Researchers develop nanotech gels to monitor food freshness

James Snodgrass

Published: January 3, 2013 6:00 am ET

Related to this story

Topics Packaging, Film & Sheet, Design

HOUSTON (Jan. 3, 11:10 a.m. ET) — In the refrigerator of the future, we won’t be looking for “Use By” or “Best Before” dates. We will be able to tell whether food is fresh, or has turned for the worse, with a quick visual inspection.

In-mold labels made from a photonic gel will change color when exposed to chemicals associated with a foodstuff going off. So we will have an instant visual warning if our food’s gone bad.

This is just one of many applications for a novel, extremely thin color-changing films that have been developed by materials scientists at Rice University and the Massachusetts Institute of Technology. The research has been published in the nanotechnology journal of the American Chemical Society, ACS Nano.

Leading the project is Ned Thomas, dean of Houston-based Rice’s engineering school, and former chair of the department of materials science and engineering at MIT).

Thomas and his team have combined polymers into a self-assembled metamaterial that changes color when exposed to ions dissolved in solution — or ions in the environment at large. The material changes color according to the ions’ ability to penetrate the hydrophilic layers.

The micron-thick material, made from nanoscale layers of hydrophobic (water resisting) polystyrene and hydrophilic (water loving) poly(2-vinyl pyridine) (P2VP), is called a photonic gel. Thinner than a human hair, Thomas believes the photonic gels will be extremely inexpensive to produce.

“We could cover an area the size of a football field with this film for about $100,” Thomas said.

Exposing the films to various solutions, the researchers discovered that they changed color in proportion to the amount of solvent absorbed by the P2VP. From the film’s neutral, clear, state the researchers turned the film blue (using thiocyanate), green (iodine), yellow (nitrate), orange (bromine) and red (chlorine). All these interactions were reversible; the film returned to its transparent state in the absence of contaminants.

The change in color is caused by expansion of the P2VP layers. Different thicknesses of layers within the film change the way that light is refracted through the film. Thomas suggests that these changes can be exploited in such a way as to make gels that are “tuned” to react in specific ways.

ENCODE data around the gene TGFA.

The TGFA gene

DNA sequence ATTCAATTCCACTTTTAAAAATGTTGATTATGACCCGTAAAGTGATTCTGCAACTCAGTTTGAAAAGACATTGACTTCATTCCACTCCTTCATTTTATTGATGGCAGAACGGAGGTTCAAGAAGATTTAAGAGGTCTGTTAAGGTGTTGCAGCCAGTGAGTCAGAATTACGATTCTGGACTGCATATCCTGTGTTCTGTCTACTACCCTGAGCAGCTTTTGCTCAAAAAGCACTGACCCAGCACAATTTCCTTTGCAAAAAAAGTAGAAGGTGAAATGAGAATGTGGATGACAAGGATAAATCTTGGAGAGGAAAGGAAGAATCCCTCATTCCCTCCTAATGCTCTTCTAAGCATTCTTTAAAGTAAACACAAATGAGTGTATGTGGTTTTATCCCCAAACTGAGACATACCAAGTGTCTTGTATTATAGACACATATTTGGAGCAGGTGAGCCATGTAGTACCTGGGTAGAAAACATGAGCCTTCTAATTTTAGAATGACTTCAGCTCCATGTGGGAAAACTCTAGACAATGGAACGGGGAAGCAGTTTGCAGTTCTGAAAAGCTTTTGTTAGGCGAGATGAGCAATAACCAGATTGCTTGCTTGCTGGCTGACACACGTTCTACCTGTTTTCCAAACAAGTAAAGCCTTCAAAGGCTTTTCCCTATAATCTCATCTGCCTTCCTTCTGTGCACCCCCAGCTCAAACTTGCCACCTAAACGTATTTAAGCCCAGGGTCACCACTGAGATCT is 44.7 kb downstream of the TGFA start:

Thomas said: “These days in photonics, people are thinking about light as though it were water. That is, you can put it in these tiny pipes. You can turn light around corners that are very sharp. You can put it where you want it, keep it from where you don’t want it. The plumbing of light has been much easier than in the past, due to photonics, and in photonic crystals, due to band gaps.”

Other potential applications for the technology include security (instant, visual testing for drugs, explosives or biological contaminants) or as an alternative technology to e-ink or thin film transistor displays.


Comments

Researchers develop nanotech gels to monitor food freshness

James Snodgrass

Published: January 3, 2013 6:00 am ET

Post Your Comments


Back to story


More stories

Image

Windmöller & Hölscher looking to continued growth in China

July 21, 2014 3:40 pm ET

With 2013 global sales of 600 million euros, China has grown into an important export market for Windmöller & Hölscher KG, second only to the United...    More

Image

Grocery store chain says bag recycling up by 10 percent

July 21, 2014 2:54 pm ET

Kroger Co., with more than 2,600 stores in 34 states and sales nearing $100 billion, saw plastic bag recycling increase by 10 percent last year.    More

Image

New startup uses film for a 'virtual venetian blind' in smart windows

July 21, 2014 12:50 pm ET

Flexible ITO Solutions, which goes by FITOS, has an informal development agreement with a smart window manufacturer that could use the technology to...    More

Image

Huhtamäki to evaluate its films business

July 21, 2014 9:52 am ET

Finland-based plastics packaging group, Huhtamäki Oyj, has announced that it is evaluating its options regarding its films business, due to its...    More

Image

Portugal's Gepack setting up PET packaging facility in Arizona

July 18, 2014 3:32 pm ET

Gepack, a maker of PET bottles in Portugal, is setting up new a manufacturing facility in Arizona.    More

Market Reports

Injection Molders Market Report & Ranking 2014

This special package contains our 132-page 2014 Market Report on the Injection Molding segment and our exclusive 2014 RANKINGS database of 500+ Injection Molders for a discounted package price.

Learn more

Plastics Recycling Market Review & Outlook 2014

This special report from Plastics News examines the North American plastics recycling industry and provides insight into indicators that impact market viability, including Resin pricing trends for virgin and recycled market material and historical Resin production trends for post- consumer and industrial waste.

Learn more

Shale Gas Market - Analysis of North American Region

This report highlights the impact of shale-based natural gas on the North American plastics market and features an in-depth analysis of production trends in the United States during 2013 and a forecast for 2014 and beyond.

Learn more

Upcoming Plastics News Events

September 10, 2014 - September 12, 2014Plastics Caps & Closures 2014

February 4, 2015 - February 6, 2015Plastics News Executive Forum 2015

More Events